The Cookbook Project: Saag Paneer

So here we are at the first recipe installment of The Cookbook Project. Yippee! Last week I told you about Madhur Jaffrey's World of the East Vegetarian Cooking book and my history with Indian food. This week we're making saag paneer, a lovely spinach and cheese dish.

For copyright purposes I'm not typing out the recipe verbatim. You can find the book in your local library if this inspires you to cook.

Saag paeer can be made with a wide variety of greens, but for most American palates, spinach is easiest.

I started by chopping up ginger, garlic and green chili in a food processor. My food processor wasn't quite able to make it a paste; you can easily buy a ginger-garlic paste in an Indian grocery store. Now I understand why it's available for sale. I thought of macerating it in the mortar and pestle but didn't bother. I don't think it had a significant effect on the final product beyond the occasional burst of ginger in the mouth.

From there I fried cubes of paneer in hot neutral oil. I expect ghee is commonly used in restaurants, but this recipe called for vegetable oil. Paneer can be easily found in the frozen section of Indian markets. It can also be made at home, but at this point in my life I am not that dedicated. I'm sure most restaurants use purchased paneer, based on the texture and taste of the finished product.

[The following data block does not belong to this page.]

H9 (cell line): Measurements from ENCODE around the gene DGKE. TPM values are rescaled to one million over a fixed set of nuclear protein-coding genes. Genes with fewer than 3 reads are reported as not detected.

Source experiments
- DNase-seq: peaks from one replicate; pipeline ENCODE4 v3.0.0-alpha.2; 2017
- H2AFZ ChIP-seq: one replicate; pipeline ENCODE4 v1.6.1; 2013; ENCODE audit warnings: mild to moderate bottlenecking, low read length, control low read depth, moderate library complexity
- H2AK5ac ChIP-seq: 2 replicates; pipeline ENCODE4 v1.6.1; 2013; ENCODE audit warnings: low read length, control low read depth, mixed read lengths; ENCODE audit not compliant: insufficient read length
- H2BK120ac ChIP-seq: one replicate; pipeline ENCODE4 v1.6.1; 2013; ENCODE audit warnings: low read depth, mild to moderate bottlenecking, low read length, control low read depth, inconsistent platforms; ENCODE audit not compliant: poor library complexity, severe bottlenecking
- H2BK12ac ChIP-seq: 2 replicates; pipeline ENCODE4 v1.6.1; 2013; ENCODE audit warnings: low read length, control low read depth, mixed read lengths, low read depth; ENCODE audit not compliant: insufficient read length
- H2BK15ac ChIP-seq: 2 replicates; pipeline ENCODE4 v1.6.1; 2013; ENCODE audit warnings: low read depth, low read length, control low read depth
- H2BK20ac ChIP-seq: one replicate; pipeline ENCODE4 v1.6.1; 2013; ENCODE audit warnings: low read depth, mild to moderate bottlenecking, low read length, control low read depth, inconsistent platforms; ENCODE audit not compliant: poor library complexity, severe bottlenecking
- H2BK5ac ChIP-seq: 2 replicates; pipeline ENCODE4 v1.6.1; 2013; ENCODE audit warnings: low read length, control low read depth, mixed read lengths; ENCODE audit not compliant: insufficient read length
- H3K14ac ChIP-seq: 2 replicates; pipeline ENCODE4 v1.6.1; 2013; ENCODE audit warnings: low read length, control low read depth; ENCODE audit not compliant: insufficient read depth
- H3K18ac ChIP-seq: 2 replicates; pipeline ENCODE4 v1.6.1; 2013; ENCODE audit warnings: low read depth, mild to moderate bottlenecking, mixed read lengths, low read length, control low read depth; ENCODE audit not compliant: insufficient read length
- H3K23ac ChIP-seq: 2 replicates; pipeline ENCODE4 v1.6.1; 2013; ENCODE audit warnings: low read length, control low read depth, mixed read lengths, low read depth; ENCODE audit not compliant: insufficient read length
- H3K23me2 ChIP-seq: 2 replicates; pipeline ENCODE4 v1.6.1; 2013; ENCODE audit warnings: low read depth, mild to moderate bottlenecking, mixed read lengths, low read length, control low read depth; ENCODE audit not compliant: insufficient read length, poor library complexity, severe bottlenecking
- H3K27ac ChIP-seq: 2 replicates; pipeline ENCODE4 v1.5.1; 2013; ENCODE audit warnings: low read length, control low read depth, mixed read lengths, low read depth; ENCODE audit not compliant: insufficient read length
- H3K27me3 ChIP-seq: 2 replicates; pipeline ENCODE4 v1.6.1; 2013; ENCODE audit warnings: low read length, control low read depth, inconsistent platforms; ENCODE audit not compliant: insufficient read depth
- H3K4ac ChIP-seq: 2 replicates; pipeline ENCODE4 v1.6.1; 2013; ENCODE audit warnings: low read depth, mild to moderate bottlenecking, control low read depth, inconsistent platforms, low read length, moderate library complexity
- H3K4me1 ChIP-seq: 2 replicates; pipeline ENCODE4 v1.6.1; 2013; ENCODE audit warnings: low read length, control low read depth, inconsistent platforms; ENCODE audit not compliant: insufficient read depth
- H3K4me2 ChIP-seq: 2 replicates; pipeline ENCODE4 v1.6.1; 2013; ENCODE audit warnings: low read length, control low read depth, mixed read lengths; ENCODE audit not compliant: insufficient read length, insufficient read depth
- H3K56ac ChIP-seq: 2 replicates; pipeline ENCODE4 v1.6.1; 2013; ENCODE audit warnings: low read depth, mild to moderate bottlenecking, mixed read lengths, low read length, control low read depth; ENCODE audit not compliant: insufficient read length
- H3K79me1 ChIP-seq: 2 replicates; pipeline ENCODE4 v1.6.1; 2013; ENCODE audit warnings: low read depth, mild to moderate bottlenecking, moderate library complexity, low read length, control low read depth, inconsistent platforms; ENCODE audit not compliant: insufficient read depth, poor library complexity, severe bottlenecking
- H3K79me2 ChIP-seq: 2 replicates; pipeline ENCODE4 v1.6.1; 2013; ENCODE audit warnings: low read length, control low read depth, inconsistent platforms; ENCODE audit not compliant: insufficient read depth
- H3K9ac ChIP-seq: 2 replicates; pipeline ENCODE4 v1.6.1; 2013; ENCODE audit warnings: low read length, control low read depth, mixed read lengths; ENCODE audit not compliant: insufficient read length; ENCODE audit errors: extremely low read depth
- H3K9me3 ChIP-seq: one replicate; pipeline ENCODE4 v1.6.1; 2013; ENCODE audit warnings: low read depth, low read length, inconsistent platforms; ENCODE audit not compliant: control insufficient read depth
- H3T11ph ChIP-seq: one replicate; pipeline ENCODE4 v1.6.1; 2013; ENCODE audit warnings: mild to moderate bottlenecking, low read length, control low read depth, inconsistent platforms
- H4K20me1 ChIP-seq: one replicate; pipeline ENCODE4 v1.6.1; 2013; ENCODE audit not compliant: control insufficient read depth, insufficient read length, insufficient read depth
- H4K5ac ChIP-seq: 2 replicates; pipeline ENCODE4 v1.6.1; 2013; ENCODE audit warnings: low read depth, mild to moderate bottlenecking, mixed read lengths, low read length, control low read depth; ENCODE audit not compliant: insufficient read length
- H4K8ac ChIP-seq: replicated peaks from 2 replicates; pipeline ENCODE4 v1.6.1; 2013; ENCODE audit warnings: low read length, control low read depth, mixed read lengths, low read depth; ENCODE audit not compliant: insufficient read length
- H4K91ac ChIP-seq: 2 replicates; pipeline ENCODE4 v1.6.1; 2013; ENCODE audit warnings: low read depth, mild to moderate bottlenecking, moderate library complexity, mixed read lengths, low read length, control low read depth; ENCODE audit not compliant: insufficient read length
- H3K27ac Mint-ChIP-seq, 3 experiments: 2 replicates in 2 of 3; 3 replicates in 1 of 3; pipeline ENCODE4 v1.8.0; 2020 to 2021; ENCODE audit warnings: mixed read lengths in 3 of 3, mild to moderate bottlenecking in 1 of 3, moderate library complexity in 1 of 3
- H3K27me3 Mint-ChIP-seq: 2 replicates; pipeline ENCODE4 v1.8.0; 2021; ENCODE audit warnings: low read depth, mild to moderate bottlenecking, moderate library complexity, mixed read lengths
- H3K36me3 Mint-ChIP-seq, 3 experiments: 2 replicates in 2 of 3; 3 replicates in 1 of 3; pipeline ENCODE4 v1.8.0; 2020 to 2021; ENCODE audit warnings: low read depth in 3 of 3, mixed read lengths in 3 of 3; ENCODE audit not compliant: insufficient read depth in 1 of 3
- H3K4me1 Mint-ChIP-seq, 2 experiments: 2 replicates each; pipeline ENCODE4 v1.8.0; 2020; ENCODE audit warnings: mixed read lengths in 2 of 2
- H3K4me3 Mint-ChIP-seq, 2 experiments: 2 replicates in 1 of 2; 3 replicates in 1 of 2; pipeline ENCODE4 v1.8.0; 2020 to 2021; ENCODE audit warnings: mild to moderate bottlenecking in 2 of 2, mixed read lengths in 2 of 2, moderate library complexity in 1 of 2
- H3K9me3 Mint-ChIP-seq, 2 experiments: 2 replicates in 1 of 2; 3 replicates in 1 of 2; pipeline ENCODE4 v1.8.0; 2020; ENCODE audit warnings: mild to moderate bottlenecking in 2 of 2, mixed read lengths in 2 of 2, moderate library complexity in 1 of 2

As the paneer was frying I put about a pound of fresh spinach through the food processor to finely chop it.

Once the paneer was fried I set it aside and sprinkled it with cayenne, garam masala (a spice mix available in Indian markets) and a little salt.

The ginger-garlic-chili paste went into the oil with a satisfying hiss. The house immediately smelled delicious. Who needs gingerbread houses when they can be redolent with ginger, garlic, and chili? After about 30 seconds I added a bit more salt and the spinach. I covered the whole thing to let it cook. The recipe calls for about 15 minutes; I remember thinking that was far too long, but I think it did take at least 10 minutes for the spinach to be really soft.

I added the paneer and some heavy cream, then covered again, and let it all cook on low for another ten minutes.

The verdict: It was very good, but not what I'd get in a restaurant. The spices were too mild and it lacked the unctuous mouth-feel of restaurant palak paneer. I may make it again, but I will use ghee, chopped frozen spinach (the fresh was lovely but too much work), and significantly increase the seasoning ratio. Overall, it was a good experiment and a nice reintroduction to Indian cooking.

(c) 2018 Laura S. Packer


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